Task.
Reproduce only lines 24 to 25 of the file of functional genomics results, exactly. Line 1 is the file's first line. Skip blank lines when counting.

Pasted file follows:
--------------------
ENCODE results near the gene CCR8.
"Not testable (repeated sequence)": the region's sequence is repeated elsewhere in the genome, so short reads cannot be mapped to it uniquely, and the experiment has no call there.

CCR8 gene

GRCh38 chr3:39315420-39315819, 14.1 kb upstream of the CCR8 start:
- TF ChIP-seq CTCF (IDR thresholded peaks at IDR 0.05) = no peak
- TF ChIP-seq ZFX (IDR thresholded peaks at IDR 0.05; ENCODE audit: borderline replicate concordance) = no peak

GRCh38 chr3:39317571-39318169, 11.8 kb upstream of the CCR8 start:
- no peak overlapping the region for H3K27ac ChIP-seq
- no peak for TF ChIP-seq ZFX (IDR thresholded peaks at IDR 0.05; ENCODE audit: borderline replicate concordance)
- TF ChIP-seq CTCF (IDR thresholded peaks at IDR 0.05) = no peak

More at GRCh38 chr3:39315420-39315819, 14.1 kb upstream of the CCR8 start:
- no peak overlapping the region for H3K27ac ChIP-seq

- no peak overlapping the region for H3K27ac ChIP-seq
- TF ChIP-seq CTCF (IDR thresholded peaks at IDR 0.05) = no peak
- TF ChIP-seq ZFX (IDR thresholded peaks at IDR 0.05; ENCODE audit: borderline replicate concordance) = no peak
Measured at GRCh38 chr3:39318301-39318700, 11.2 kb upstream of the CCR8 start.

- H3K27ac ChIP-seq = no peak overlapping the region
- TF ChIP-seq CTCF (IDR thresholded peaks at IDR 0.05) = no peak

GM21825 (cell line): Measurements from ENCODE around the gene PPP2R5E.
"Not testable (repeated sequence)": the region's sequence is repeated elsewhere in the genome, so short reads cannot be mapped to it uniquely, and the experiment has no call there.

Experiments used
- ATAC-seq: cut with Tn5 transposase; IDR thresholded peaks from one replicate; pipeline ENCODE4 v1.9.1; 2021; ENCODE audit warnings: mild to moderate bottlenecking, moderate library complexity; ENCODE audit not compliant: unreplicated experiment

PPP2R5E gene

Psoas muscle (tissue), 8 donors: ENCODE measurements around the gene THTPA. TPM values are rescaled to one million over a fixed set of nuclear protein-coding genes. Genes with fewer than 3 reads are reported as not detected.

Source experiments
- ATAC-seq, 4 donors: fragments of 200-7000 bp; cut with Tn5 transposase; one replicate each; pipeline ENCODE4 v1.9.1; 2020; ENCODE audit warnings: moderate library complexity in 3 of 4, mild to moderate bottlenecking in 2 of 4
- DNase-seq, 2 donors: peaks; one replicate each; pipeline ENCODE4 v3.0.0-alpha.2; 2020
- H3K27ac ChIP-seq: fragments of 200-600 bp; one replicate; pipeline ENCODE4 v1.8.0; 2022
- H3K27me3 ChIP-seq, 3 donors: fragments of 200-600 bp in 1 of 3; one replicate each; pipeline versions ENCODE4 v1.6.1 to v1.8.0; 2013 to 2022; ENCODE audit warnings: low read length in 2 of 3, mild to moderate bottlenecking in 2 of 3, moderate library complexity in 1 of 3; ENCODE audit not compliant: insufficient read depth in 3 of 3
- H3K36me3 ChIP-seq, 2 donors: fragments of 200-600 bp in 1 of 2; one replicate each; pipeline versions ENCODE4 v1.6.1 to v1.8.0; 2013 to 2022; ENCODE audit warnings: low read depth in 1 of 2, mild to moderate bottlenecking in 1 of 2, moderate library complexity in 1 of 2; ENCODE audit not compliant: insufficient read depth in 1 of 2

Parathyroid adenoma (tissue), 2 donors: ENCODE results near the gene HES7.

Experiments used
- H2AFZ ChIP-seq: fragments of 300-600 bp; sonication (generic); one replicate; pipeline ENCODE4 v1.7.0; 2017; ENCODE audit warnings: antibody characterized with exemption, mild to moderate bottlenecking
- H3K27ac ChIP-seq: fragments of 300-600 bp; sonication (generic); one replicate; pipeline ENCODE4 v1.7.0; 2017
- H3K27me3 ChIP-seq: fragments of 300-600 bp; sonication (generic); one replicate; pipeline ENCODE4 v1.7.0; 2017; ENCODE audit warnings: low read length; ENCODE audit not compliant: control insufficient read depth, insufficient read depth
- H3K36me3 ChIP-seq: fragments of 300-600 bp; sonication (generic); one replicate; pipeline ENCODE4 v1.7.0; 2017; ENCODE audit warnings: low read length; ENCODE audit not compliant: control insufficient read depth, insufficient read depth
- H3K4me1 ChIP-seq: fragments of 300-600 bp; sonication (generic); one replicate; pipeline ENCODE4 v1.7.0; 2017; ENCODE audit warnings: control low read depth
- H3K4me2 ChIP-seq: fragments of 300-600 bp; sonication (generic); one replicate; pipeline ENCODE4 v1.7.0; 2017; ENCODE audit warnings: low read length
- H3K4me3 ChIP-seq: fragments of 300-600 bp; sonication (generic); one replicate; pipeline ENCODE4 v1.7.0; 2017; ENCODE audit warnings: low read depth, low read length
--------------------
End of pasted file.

Psoas muscle (tissue), 8 donors: ENCODE measurements around the gene THTPA. TPM values are rescaled to one million over a fixed set of nuclear protein-coding genes. Genes with fewer than 3 reads are reported as not detected.

Source experiments